Sonnet of the Week: Mrs. Wordsworth Remembers

It’s 1998 and I’m attending my first Arvon course. Carol Ann Duffy is describing her forthcoming collection The World’s Wife and wondering if it should include a sonnet. Shakespeare seems the obvious choice, but just by way of encouragement I offer her this.

Paul Francis.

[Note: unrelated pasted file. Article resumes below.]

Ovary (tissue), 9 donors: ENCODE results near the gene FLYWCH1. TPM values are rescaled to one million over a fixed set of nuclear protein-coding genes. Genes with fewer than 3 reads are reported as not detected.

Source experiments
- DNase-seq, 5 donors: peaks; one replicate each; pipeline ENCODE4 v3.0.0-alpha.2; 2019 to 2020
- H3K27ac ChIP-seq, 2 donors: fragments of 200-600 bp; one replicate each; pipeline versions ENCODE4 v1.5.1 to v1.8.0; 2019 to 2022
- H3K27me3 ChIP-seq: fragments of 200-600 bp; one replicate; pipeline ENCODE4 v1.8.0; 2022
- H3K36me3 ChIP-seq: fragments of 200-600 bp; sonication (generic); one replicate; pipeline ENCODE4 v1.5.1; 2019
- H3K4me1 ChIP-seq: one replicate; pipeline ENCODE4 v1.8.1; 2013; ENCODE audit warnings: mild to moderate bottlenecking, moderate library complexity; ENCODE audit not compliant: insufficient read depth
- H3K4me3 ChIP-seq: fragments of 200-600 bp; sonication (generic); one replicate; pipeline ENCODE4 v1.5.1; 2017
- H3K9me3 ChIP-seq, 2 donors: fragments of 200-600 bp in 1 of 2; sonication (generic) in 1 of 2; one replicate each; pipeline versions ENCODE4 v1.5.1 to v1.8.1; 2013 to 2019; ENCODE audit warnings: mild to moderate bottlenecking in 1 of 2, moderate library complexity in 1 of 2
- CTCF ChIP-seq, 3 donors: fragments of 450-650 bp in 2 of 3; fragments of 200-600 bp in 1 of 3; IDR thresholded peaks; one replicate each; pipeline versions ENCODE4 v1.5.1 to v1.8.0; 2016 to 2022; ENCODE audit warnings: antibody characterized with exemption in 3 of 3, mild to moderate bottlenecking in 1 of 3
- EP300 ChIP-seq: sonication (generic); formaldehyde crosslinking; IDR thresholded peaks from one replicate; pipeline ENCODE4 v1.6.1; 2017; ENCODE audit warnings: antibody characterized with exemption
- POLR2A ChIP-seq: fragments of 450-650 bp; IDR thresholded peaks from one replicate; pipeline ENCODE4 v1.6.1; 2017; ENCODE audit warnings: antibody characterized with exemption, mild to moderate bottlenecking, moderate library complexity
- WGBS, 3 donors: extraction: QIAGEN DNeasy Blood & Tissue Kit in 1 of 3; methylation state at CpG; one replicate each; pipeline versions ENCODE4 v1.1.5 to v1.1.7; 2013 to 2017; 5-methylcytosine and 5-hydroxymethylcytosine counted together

He’s come a long way, and it’s better now he’s Laureate. I parcel out his pills, get him his slippers, help him cope somehow with feeling jocund over daffodils. He used to pester people, make a note of every lass he met; each reaper, worse. When he was just a kid he nicked a boat and claimed it was the prelude to some verse. Embarrassment, or what? I could have died. Does your bloke mutter odes along the ridge? In London once, he wandered round wide-eyed and held up all the traffic on a bridge. It’s easy for a lad to miss the track; he’s much more tranquil these days, looking back.

 

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